Claddagh Ring History and Symbolism

The Claddagh Ring has its roots in a type of finger ring called Fede or faith ring. Since Roman times these consisted of clasped hands and often worked as a pair of two intertwined rings with a hand on each that would slide together. Worn as a sign of devotion to a spouse or beloved, this widespread European jewelry tradition evolved a peculiar variation in the West of Ireland that has come to be known as the Claddagh Ring. The hands clasp a heart in the manner of presentation with a crown over the heart.   

Traditionally a Claddagh Ring is passed from mother to her eldest daughter. However, more modern tradition has the claddagh ring being presented to a child by a parent or grandparent as a coming of age gift. Claddagh rings can also be presented as engagement or wedding rings. 

The manner in which it is worn indicates the status of the wearer.

  • On the right hand with the heart worn outwards it indicates that the wearer is single and available for courtship.
  • Worn on the ring finger of the left hand with the heart outwards it shows that the heart is occupied, but not yet married.
  • Worn on the left ring finger with the heart facing outward symbolizes an engagement.
  • Worn on the left ring finger with the heart facing inwards the Claddagh Ring declares that the wearer is married.

Tradition also holds that the three motifs of the ring are symbolic, the heart for love, the crown for loyalty and the hands for friendship.

There are two legends about the origin of the Claddagh ring. Both involve members of the Joyce tribe. One Margaret Joyce married a wealthy Spanish trader, Domingo de Rona. After his death she inherited his fortune and remarried Oliver Og French, the Mayor of Galway 1596-7. Margaret was renowned for her charity and for building a great number of bridges at her own expense. One day an eagle flying overhead dropped a golden ring into her bosom, set with a rare and unknown stone. This miracle was seen as a reward from Heaven for Margaret’s good works. The ring became the model for the Claddagh Ring.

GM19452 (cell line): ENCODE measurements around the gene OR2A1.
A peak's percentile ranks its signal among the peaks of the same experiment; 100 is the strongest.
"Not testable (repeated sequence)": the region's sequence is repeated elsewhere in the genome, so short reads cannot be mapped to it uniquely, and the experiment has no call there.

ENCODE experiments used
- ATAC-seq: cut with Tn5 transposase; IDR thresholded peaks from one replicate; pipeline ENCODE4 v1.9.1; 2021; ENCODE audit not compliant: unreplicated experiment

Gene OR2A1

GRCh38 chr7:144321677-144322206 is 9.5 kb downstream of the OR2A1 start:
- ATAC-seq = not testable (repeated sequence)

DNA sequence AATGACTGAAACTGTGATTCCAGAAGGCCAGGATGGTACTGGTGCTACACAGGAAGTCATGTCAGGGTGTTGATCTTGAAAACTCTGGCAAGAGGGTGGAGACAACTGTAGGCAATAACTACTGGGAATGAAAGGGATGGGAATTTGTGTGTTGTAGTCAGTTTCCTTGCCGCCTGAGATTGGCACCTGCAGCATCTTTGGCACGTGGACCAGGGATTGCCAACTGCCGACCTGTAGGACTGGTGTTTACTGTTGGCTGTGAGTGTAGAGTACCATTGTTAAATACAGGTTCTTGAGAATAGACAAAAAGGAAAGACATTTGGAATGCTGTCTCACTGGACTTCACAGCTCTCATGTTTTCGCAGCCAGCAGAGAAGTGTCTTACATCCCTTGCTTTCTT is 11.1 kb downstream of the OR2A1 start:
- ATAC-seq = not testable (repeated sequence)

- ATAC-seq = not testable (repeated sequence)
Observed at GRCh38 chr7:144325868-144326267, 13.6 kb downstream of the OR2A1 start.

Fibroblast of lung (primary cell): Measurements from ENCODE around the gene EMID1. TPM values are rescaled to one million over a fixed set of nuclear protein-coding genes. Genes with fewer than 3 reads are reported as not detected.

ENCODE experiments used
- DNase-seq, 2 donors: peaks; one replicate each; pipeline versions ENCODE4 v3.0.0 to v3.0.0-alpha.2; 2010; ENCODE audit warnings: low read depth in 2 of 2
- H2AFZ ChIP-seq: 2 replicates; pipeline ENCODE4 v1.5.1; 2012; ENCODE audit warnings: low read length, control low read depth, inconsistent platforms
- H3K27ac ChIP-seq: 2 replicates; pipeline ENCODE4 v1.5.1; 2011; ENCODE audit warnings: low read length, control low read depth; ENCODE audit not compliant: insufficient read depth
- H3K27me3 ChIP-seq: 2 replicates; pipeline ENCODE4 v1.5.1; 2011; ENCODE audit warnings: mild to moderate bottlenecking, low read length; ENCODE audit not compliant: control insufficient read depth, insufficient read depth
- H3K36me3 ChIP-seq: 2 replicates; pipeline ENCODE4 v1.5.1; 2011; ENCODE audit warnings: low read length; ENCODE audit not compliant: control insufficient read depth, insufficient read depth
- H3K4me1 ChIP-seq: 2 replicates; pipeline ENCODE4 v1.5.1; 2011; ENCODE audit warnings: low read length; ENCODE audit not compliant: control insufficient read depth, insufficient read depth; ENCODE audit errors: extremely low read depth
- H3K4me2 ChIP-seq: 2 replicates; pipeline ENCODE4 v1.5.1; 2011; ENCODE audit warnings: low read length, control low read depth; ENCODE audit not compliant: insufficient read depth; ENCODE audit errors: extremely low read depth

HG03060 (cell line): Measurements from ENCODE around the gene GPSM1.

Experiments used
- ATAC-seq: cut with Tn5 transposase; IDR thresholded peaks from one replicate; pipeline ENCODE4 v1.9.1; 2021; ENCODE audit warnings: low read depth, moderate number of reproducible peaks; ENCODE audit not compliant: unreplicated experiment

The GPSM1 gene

The second and more widely known legend is that Richard Joyce was captured by Algerian Corsairs around 1675. Enslaved, he was purchased by a Moorish goldsmith, who trained him in the craft. In 1689 King William III sent an ambassador to Algeria to demand the release of any and all British subjects who were enslaved in that country, which at the time would have included the Irish. His forceful negotiations were successful. The master of Richard Joyce had grown very fond of him and begged that he remain with him in freedom, going so far as to offer Joyce his only daughter’s hand in marriage and half his property. Joyce refused the offer and returned to Galway, where he successfully followed the trade he had learned in his captivity. In the more romantic versions of the tale he marries the sweetheart that faithfully waited fourteen years for him.  The earliest Claddagh Ring examples that can be reliably dated do, in fact, bear the mark of goldsmith Richard Joyce, who was active in Galway circa 1689-1737.

Claddagh Rings were very commonly used in the area around Galway since the late 17th century. The Claddagh is a fishing village on the outskirts of Galway City. It was a local fashion, which although it began to get wider notice in the early 20th century, was never really a part of the Celtic Revival. Towards the end of the 20th century there was an explosion of interest in the Claddagh Ring, both as jewelry and as an icon of Irish Heritage that now adorns many other objects from pub signs to grave stones. In more recent years it has been embellished with interlace designs and combined with other Celtic and Irish symbols, but this is a very recent phenomenon that corresponds with the worldwide expansion in popularity of the Claddagh ring as an emblem of Irish identity.

Adapted From The Modern History of Celtic Jewellery: 1840-1980